Intraoperative Mapping

The most frequently used intraoperative brain mapping techniques are electrophysiological. These include electrocorticography for the identification of epileptic foci. Where cortical resections are indicated, evoked potential recordings with cortical electrodes are combined with peripheral nerve stimulation in anesthetized patients. Such an approach is frequently used to identify sensory and motor cortices. When more complex information is needed, particularly about language areas of the cortex, anesthesia is reversed and the patient is awakened during surgery. Direct electrical stimulation of the cortex is then used to reversibly disrupt local neuronal function while the patient performs behavioral tasks. In this setting, a patient must be psychologically able to accept the disturbing aspects of awake neurosurgery. Ideally, the examiner and the patient should have good rapport so that behavioral testing can proceed in an efficient and cooperative manner.

Optical intrinsic signal imaging, currently used in a research setting, may soon augment intraoperative electrophysiological measurements by directly providing visualization of cortical maps and functional responses seen ultimately through the operating microscope in real time. The high spatial and temporal resolution of this approach can be used to validate preoperative images of functional anatomy from individual patients. In addition, the functional brain maps can be updated as they become distorted from the preoperative state by changes in brain shape resulting from osmotic dehydration, ventricular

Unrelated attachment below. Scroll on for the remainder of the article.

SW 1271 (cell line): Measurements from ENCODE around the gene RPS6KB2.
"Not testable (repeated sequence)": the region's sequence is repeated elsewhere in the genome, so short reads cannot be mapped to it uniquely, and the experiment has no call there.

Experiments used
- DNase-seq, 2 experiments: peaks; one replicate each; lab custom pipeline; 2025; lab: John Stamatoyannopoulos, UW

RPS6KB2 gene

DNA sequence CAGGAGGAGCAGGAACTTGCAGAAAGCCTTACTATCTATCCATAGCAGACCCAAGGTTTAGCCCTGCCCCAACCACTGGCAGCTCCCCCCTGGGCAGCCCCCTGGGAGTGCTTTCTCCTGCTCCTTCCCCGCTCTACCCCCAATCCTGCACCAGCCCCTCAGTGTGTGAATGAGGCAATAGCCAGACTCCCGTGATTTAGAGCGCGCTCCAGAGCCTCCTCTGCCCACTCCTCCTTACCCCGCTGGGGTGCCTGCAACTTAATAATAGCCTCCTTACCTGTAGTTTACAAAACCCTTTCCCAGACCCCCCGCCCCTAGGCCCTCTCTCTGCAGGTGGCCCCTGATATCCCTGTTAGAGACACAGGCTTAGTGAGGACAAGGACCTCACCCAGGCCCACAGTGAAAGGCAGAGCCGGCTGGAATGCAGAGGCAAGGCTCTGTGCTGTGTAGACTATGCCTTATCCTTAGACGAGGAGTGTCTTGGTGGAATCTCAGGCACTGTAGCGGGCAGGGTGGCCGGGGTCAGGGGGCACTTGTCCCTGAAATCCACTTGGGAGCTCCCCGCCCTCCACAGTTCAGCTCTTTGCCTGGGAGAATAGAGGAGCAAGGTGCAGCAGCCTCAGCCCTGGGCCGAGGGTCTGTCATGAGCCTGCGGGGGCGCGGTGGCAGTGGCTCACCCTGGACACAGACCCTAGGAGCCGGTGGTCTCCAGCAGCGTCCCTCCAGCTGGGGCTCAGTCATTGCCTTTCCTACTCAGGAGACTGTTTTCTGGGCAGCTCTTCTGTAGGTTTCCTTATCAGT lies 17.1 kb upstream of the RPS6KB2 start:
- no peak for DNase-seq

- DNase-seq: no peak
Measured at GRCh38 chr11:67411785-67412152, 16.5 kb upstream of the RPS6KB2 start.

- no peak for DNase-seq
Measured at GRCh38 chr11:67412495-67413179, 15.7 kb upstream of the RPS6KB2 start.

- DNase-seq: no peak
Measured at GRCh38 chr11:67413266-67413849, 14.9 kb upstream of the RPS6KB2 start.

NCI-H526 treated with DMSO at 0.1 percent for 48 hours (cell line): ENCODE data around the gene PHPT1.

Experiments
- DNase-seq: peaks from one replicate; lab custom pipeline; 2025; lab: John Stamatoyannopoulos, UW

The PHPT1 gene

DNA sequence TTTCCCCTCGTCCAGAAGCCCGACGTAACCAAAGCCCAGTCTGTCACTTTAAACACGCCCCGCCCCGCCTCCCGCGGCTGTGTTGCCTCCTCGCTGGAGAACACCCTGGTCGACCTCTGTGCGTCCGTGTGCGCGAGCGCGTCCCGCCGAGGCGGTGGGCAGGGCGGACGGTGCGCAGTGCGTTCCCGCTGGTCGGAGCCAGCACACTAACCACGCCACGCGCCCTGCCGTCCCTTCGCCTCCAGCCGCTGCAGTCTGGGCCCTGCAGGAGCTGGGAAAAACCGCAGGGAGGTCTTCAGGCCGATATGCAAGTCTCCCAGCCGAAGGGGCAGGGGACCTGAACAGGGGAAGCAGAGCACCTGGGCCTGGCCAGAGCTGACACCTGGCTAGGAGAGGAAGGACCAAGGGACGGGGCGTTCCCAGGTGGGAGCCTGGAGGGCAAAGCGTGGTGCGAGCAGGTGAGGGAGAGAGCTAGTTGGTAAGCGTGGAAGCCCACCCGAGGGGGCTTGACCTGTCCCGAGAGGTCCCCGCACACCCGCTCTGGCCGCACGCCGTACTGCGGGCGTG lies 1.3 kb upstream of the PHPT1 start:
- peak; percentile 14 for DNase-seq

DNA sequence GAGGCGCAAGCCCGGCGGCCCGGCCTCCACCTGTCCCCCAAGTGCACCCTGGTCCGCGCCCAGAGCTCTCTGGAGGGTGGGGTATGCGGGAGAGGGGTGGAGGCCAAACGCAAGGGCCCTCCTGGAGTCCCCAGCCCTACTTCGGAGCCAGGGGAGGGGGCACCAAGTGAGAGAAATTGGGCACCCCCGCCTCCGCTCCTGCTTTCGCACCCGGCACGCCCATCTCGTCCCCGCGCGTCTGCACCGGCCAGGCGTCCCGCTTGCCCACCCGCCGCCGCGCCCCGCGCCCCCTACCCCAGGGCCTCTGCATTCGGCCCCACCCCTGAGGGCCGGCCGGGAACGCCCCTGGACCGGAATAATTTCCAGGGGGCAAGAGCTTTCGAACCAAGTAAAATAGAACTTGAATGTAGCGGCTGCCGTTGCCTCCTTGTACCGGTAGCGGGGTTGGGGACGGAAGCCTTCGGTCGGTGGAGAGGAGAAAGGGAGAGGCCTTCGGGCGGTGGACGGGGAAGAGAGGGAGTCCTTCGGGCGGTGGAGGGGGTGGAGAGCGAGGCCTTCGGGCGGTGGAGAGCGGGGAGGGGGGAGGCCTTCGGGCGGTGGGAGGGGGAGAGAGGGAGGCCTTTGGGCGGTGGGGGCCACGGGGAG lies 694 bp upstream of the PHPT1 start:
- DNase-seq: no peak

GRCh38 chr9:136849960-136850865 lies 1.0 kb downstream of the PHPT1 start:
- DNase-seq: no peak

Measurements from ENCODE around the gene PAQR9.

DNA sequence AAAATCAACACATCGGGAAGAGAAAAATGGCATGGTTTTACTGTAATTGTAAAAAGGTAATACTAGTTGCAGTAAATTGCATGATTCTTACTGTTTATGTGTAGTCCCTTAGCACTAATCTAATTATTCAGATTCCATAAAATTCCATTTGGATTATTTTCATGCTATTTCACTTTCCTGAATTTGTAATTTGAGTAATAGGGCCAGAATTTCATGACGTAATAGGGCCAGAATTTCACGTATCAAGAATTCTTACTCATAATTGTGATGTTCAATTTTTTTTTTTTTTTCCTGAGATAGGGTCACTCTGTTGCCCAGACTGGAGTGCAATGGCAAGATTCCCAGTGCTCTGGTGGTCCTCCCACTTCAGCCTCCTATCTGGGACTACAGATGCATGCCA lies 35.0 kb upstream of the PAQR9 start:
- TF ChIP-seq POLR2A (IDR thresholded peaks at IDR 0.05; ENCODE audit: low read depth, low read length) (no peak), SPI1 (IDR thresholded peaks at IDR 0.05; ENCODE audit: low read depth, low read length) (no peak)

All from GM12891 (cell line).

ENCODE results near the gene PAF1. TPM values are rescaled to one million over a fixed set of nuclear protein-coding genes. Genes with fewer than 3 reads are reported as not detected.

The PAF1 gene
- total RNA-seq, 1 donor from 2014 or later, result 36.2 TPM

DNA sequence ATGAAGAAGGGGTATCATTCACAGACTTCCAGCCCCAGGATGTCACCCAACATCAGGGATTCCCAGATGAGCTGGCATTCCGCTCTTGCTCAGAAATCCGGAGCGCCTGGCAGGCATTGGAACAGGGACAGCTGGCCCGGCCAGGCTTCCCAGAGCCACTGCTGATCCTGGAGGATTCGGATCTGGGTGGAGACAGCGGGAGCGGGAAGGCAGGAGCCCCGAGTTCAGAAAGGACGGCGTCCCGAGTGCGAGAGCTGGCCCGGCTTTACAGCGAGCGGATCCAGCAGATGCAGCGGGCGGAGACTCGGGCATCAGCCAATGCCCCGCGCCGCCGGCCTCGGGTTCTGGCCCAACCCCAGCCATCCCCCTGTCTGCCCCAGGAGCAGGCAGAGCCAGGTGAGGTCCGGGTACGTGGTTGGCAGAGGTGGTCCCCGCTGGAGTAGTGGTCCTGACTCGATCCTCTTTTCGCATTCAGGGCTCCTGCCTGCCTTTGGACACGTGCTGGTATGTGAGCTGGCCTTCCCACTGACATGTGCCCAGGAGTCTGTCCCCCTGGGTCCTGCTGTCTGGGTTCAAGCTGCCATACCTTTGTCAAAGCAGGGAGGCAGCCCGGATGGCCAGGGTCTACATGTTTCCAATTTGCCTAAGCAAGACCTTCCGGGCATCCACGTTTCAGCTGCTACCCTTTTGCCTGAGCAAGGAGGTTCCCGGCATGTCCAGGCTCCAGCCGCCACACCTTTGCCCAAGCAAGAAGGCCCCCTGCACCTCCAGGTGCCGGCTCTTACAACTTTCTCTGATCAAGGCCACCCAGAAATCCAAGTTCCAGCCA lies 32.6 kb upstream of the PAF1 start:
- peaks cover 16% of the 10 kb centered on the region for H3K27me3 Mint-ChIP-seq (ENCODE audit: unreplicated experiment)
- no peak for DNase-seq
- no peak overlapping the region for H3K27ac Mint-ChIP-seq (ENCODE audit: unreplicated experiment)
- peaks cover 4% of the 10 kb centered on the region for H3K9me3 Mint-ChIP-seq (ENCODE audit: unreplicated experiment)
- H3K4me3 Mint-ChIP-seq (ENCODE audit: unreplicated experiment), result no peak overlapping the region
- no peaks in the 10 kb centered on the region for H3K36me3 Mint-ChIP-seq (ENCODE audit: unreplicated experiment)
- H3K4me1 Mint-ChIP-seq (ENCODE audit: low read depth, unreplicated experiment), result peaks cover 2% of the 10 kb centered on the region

drainage, or local edema during the course of the operation.

As more interventional neuroradiology and neuro-surgery are performed within imaging devices, the reacquisition of structural and functional information as an invasive procedure unfolds will become possible and realistic. The most likely source of these data will be from MRI devices, where either patients are moved in and out of the device to update imaging data or the interventional procedure is performed within the magnetic field directly. In either case, direct updates of structural and, potentially, functional information can be provided to the clinical team performing the procedure.

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